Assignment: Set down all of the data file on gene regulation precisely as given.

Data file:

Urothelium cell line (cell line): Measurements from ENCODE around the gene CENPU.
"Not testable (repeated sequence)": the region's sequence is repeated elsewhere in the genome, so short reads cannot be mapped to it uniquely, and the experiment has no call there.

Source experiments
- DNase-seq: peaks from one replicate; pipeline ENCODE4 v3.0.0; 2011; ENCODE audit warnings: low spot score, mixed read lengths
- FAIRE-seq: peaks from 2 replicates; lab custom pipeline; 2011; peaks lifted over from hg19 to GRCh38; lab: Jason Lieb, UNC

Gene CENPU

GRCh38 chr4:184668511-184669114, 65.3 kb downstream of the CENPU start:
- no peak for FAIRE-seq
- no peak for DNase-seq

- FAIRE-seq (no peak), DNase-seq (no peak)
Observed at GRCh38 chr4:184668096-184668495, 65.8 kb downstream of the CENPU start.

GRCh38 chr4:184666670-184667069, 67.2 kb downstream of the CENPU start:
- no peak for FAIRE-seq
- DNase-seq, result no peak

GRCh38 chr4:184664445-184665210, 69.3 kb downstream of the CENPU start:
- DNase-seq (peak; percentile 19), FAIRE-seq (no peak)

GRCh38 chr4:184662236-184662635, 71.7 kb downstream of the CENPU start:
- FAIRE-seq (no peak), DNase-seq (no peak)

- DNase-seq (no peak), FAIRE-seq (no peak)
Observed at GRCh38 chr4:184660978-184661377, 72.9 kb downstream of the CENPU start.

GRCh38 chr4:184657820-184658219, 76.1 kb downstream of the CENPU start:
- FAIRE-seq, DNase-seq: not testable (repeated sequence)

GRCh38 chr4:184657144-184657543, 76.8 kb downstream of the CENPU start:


Urothelium cell line (cell line): Measurements from ENCODE around the gene CENPU.
"Not testable (repeated sequence)": the region's sequence is repeated elsewhere in the genome, so short reads cannot be mapped to it uniquely, and the experiment has no call there.

Source experiments
- DNase-seq: peaks from one replicate; pipeline ENCODE4 v3.0.0; 2011; ENCODE audit warnings: low spot score, mixed read lengths
- FAIRE-seq: peaks from 2 replicates; lab custom pipeline; 2011; peaks lifted over from hg19 to GRCh38; lab: Jason Lieb, UNC

Gene CENPU

GRCh38 chr4:184668511-184669114, 65.3 kb downstream of the CENPU start:
- no peak for FAIRE-seq
- no peak for DNase-seq

- FAIRE-seq (no peak), DNase-seq (no peak)
Observed at GRCh38 chr4:184668096-184668495, 65.8 kb downstream of the CENPU start.

GRCh38 chr4:184666670-184667069, 67.2 kb downstream of the CENPU start:
- no peak for FAIRE-seq
- DNase-seq, result no peak

GRCh38 chr4:184664445-184665210, 69.3 kb downstream of the CENPU start:
- DNase-seq (peak; percentile 19), FAIRE-seq (no peak)

GRCh38 chr4:184662236-184662635, 71.7 kb downstream of the CENPU start:
- FAIRE-seq (no peak), DNase-seq (no peak)

- DNase-seq (no peak), FAIRE-seq (no peak)
Observed at GRCh38 chr4:184660978-184661377, 72.9 kb downstream of the CENPU start.

GRCh38 chr4:184657820-184658219, 76.1 kb downstream of the CENPU start:
- FAIRE-seq, DNase-seq: not testable (repeated sequence)

GRCh38 chr4:184657144-184657543, 76.8 kb downstream of the CENPU start: